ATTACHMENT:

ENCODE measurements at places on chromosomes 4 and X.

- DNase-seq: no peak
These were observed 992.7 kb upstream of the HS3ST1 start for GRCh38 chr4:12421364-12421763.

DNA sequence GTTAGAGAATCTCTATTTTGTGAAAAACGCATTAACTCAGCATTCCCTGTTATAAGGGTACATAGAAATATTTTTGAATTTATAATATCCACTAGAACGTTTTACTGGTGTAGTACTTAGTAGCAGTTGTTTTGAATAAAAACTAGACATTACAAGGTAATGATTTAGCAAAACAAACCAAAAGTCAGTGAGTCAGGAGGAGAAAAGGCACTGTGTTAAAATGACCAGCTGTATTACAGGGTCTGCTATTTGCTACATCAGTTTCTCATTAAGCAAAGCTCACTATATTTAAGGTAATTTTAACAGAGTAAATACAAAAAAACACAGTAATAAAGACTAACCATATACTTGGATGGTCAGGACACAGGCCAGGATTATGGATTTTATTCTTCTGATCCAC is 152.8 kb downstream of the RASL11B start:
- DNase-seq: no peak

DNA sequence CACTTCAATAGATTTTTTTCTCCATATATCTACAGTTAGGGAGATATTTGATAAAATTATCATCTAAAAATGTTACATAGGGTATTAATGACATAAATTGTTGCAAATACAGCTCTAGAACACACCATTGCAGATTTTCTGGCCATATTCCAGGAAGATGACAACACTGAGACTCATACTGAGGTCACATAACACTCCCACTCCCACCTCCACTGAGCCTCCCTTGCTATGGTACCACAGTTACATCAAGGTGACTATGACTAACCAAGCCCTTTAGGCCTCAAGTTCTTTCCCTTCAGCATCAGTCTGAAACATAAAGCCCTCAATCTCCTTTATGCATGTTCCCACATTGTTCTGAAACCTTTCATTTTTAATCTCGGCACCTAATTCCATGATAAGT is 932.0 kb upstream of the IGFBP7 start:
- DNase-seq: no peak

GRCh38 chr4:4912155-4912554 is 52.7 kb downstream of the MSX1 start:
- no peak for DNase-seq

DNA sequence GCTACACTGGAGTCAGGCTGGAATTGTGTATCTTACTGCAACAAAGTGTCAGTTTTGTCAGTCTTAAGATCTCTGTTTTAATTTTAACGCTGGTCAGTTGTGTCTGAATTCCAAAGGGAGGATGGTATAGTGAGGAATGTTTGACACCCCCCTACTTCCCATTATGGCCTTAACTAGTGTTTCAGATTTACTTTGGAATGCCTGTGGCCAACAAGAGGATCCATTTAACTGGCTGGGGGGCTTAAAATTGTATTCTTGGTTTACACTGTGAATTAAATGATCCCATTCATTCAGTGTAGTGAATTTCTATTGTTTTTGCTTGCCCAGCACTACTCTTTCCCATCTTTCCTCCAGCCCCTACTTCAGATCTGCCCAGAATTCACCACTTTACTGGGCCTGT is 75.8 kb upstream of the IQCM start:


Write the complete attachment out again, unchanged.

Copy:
ENCODE measurements at places on chromosomes 4 and X.

- DNase-seq: no peak
These were observed 992.7 kb upstream of the HS3ST1 start for GRCh38 chr4:12421364-12421763.

DNA sequence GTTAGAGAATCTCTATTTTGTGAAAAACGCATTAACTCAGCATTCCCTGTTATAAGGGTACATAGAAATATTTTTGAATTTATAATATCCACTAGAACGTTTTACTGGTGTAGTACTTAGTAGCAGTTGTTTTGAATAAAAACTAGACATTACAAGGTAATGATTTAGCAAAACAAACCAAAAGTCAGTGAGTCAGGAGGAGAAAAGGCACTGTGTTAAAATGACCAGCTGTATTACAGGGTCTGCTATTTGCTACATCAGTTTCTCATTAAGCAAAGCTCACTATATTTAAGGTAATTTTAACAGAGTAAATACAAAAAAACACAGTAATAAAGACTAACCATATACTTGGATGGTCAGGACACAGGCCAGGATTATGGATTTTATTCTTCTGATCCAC is 152.8 kb downstream of the RASL11B start:
- DNase-seq: no peak

DNA sequence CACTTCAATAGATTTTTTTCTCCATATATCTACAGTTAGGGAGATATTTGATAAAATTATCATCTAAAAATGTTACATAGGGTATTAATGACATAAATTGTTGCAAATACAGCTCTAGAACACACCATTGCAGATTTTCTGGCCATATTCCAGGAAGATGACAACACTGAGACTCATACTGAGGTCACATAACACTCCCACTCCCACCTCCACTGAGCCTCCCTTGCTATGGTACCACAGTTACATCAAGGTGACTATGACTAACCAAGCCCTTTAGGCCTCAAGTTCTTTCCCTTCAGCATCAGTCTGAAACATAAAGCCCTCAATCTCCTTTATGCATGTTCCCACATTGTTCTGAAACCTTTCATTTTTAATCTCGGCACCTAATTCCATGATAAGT is 932.0 kb upstream of the IGFBP7 start:
- DNase-seq: no peak

GRCh38 chr4:4912155-4912554 is 52.7 kb downstream of the MSX1 start:
- no peak for DNase-seq

DNA sequence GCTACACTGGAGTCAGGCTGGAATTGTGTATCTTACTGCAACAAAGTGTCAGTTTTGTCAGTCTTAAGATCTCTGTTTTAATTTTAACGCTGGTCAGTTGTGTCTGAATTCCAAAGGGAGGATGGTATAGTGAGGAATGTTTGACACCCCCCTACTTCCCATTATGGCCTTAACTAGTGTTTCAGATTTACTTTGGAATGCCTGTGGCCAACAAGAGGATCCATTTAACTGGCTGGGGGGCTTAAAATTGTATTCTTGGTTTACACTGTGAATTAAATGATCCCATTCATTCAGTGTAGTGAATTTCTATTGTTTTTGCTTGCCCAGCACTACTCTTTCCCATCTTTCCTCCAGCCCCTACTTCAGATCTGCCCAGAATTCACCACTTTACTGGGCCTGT is 75.8 kb upstream of the IQCM start: